Incorporate planter boxes into your landscape and expand your available growing space. Commercially available boxes come in various shapes and sizes to suit specific needs. Designs and plans for do-it-yourself planting containers are available as well in bookstores and home improvement centers. Container-grown plants often need frequent watering, especially during hot and windy weather.
Use planter boxes to grow garden vegetables. Using planter boxes may be helpful in reducing garden problems such as nematode, which is a tiny, worm-like organism, and poor soil conditions. Vegetables like lettuce, tomatoes and peppers are well suited to container gardening and provide fresh food for an extended period. Choose determinate varieties of tomatoes if space is a concern and use a tomato cage for support. Use a trellis set inside or behind a planter box to grow climbing vegetables like green beans.
Dwarf varieties of vegetables are available, but most do not perform as well as standard varieties, according to Virginia Cooperative Extension literature. Choose a location with full sunlight when growing fruiting vegetable crops. Leafy vegetables like lettuces and spinach tolerate partial shade locations.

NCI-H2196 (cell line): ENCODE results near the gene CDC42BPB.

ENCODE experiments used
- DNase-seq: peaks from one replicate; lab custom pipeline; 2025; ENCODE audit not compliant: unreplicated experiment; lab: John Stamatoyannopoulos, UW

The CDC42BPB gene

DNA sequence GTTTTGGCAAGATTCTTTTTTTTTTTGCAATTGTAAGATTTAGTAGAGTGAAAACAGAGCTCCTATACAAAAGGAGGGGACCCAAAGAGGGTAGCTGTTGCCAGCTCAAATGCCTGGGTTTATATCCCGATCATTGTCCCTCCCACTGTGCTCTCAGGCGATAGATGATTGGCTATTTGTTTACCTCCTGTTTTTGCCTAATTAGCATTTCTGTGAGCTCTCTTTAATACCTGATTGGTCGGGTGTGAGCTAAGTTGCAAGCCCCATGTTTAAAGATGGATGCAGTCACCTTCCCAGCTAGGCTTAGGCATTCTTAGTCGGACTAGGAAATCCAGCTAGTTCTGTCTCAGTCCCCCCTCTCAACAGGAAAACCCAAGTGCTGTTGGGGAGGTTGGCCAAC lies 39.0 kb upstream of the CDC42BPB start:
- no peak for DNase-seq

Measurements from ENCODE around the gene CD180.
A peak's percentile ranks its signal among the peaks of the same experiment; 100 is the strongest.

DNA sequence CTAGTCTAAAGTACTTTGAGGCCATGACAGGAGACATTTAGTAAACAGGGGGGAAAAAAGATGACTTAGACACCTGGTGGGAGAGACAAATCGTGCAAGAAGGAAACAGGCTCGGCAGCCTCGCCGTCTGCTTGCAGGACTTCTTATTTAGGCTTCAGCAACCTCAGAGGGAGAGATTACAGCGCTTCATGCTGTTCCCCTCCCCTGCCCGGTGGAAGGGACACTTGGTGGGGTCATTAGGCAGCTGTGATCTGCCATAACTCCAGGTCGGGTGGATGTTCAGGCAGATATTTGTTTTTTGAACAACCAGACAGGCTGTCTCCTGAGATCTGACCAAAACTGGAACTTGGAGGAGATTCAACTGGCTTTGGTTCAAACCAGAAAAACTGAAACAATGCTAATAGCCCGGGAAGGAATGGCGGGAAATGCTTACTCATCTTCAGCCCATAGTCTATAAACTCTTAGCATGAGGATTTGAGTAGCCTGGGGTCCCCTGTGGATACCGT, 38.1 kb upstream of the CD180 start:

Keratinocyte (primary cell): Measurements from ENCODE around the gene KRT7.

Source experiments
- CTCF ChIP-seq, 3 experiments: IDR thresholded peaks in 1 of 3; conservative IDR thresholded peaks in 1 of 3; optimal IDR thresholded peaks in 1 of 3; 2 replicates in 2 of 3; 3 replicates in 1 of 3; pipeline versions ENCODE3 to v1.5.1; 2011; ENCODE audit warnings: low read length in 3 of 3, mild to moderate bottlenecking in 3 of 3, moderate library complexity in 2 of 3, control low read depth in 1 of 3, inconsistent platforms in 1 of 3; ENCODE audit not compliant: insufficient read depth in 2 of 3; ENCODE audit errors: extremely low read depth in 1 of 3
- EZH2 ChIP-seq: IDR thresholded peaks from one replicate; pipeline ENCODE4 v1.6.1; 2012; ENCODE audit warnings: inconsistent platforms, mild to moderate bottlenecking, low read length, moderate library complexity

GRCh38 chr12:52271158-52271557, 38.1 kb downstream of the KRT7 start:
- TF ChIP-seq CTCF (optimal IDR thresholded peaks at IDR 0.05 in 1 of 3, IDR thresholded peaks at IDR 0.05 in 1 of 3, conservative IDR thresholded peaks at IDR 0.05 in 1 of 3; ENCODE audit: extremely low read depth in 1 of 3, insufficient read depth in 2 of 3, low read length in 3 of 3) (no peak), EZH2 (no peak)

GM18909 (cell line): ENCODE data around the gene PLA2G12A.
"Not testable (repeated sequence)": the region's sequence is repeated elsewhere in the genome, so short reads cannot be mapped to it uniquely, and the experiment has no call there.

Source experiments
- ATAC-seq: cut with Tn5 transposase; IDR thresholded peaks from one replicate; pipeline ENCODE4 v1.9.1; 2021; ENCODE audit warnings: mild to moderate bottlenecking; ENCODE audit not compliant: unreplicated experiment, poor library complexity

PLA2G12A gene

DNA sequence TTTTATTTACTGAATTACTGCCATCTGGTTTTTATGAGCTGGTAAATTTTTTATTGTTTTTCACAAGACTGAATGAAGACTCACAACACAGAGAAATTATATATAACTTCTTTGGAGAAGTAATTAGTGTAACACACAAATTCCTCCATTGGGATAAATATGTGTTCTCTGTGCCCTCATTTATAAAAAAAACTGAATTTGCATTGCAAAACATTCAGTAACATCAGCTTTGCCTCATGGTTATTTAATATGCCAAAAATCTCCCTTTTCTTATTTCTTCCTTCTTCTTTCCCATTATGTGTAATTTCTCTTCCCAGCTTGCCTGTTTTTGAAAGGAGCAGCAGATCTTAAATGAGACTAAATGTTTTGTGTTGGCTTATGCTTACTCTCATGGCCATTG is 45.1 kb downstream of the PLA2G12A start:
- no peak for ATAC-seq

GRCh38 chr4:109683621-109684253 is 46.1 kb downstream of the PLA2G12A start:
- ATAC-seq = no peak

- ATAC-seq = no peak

Use fence planters like window boxes, to liven up otherwise drab locations. In sunny locations, annual bedding flowers add color and seasonal interest. Use plants like begonias, small fuschsias, impatiens and torenias in shady areas. A Texas A & M University extension tip sheet suggests conserving soil moisture with the use of a disposable baby diaper lining the planter before adding soil and plants.
Use patio planter boxes not only for horizontal, floor-level interest, but to add height as well. Hanging basket planters easily bring the eye upward and add interest to a porch or patio, but if there is no porch roof for hanging baskets, planters on the ground, or planter boxes on porch railings or lining stairways work similarly. Use supports for climbing plants to train them vertically. Ornamental plants are an obvious choice, but vegetables and herbs grown in planter boxes on porches, patios and balconies enable almost anyone to grow fresh food for much of the year.